Fact or Fiction? The Truth About Fair Trade

Fair trade artisans in India spinning cruelty-free silk.

As I’ve traveled on my journey to spread the fair trade word, I’ve run into a number of pre-conceived notions about fair trade that keep cropping up.  Lots of others have tackled these misconceptions, but I thought I’d add my two cents worth, too.  Here are some of the more prevalent fictions about fair trade and facts to clear them up:

1. Fair trade is only for farmers.

  • While coffee was the first agricultural product certified as fair trade in 1988, fair trade handicrafts have been sold since 1946.
  • There’s a huge range of non-food fair trade products on the market, from home and personal accessories to soccer balls, clothing, shoes, furniture and toys.

2. Fair trade products are expensive.

  • Yes, producers and artisans are paid more compared with their local economy to assure they have a sustainable & reliable income.
  • But there are far fewer middlemen than with mass-produced products, where middlemen take a generous portion of the profits and often exploit the workers.
  • Fair trade retailers and suppliers work to keep margins reasonable so the price to consumers is reasonable.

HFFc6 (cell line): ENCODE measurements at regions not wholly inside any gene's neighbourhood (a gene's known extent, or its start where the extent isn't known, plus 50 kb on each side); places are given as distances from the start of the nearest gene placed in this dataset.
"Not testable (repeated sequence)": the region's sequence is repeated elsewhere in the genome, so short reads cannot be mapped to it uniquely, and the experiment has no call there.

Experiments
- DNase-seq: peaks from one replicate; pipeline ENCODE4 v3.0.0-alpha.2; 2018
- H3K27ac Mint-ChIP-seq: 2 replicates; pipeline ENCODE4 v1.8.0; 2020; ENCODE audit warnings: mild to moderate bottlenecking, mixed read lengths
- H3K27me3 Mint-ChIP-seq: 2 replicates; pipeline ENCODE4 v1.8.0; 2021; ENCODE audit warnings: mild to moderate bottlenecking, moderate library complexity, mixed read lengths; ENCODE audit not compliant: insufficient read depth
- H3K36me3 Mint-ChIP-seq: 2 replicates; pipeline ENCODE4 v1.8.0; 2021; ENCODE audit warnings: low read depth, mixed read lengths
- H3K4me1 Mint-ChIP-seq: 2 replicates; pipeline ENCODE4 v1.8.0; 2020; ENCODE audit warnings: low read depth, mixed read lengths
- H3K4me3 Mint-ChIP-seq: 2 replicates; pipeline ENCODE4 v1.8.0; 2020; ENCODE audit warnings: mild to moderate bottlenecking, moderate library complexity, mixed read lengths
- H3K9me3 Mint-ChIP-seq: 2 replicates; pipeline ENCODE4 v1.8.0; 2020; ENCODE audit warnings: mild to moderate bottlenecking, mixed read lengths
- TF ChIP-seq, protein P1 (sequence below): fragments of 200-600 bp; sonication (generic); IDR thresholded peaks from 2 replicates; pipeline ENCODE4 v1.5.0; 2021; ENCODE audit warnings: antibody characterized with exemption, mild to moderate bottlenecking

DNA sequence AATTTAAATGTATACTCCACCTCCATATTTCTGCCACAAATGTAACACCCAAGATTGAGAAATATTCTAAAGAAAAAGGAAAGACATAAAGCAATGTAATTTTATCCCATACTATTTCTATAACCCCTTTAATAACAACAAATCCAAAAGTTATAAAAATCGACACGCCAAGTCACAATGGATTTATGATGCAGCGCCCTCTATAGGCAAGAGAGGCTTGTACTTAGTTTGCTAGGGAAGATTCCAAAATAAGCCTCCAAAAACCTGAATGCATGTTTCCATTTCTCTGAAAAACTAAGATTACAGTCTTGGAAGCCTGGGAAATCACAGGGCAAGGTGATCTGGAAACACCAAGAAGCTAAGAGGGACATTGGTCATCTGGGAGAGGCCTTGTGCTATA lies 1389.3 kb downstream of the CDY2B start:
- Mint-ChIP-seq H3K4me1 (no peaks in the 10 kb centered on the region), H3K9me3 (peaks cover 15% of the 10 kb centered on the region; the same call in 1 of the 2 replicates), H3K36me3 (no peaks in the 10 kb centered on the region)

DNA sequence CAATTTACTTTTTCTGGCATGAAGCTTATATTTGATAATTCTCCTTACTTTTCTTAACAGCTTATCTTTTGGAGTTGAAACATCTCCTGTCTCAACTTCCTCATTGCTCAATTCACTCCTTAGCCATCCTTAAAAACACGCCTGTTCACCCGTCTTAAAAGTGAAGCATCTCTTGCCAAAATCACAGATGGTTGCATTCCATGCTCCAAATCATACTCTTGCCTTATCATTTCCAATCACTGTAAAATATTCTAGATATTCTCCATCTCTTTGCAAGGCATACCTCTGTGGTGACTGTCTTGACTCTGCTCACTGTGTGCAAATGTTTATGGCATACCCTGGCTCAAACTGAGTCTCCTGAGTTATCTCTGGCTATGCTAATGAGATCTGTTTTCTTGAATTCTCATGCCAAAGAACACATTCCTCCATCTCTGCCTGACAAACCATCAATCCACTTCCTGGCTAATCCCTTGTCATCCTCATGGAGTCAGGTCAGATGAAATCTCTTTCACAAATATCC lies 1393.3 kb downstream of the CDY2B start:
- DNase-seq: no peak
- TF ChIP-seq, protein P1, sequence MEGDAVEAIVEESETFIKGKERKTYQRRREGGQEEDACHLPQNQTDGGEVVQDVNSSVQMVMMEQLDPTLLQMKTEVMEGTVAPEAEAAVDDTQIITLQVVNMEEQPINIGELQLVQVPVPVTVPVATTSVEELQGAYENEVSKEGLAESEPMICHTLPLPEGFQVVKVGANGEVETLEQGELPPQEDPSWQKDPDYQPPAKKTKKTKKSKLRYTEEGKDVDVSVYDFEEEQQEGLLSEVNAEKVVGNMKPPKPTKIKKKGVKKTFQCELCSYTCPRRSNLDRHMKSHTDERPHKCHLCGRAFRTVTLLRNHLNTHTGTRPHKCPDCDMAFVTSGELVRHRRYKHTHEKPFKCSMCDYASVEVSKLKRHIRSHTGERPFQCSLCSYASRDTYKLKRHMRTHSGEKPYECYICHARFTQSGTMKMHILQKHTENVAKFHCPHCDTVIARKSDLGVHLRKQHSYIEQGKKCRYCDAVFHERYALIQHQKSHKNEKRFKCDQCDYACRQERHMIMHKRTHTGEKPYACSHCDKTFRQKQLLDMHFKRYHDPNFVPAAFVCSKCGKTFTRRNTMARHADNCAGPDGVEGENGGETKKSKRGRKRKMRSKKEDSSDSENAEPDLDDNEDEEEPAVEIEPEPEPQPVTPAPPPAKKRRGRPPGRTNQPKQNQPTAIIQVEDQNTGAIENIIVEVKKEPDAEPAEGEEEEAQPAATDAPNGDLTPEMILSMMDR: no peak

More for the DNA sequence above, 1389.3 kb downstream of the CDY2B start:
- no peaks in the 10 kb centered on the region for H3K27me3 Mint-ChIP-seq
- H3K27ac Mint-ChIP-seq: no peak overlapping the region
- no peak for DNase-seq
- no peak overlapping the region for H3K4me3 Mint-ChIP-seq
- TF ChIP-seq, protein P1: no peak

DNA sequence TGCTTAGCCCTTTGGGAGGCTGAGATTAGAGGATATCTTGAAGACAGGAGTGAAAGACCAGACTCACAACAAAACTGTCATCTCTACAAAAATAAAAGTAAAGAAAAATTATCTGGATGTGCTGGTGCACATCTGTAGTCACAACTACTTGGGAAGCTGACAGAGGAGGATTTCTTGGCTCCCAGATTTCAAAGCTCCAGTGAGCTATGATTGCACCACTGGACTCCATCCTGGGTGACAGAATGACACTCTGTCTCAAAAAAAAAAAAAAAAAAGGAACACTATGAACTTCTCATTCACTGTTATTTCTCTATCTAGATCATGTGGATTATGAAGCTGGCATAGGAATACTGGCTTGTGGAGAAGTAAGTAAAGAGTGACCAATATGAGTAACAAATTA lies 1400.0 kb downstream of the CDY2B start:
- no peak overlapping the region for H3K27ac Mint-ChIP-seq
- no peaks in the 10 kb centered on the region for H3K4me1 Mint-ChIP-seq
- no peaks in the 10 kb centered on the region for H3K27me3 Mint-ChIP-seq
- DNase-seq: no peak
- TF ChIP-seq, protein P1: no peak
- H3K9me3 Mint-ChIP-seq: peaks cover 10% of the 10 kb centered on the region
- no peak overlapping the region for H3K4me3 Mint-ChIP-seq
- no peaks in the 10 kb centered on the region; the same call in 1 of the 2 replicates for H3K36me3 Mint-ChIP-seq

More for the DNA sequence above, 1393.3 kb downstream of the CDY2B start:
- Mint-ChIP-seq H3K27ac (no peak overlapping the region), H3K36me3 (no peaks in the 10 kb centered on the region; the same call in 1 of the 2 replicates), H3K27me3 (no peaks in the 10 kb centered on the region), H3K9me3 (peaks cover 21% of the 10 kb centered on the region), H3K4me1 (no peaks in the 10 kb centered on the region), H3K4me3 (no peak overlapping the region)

Silk and cotton scarf handmade by fair trade artisans.

3. Fair trade products are poor quality and unfashionable.

  • On the contrary, because they’re handcrafted with care, the quality of fair trade products is often superior to mass-produced items.
  • Contemporary designs are married with indigenous craftsmanship to create goods that will stand up against those in any high-end boutique.

4. Fair trade is charity.

  • Fair trade handicrafts are made by some of the poorest women in the world. Many are victims of abuse or trafficking.   Fair trade gives them sustainable, reliable income, skills training and education.
  • This positive and long-term change gives them the power and independence they need so they cannot be taken advantage of again. It’s a hand up, not a handout.

5. Fair trade is a brand or marketing tactic.

  • Fair trade is an international movement that began over 60 years ago. It seeks to balance the scale for the world’s most desperately impoverished people.
  • A number of organizations such as the World Fair Trade Organization, Fairtrade Labeling Organization, and the Fair Trade Federation certify various links in the fair trade supply chain to assure they adhere to established fair trade principles.

6. Free trade is fair trade.

  • Free trade is global trade whereby companies search for the cheapest labor and most lenient regulations regarding labor and the environment.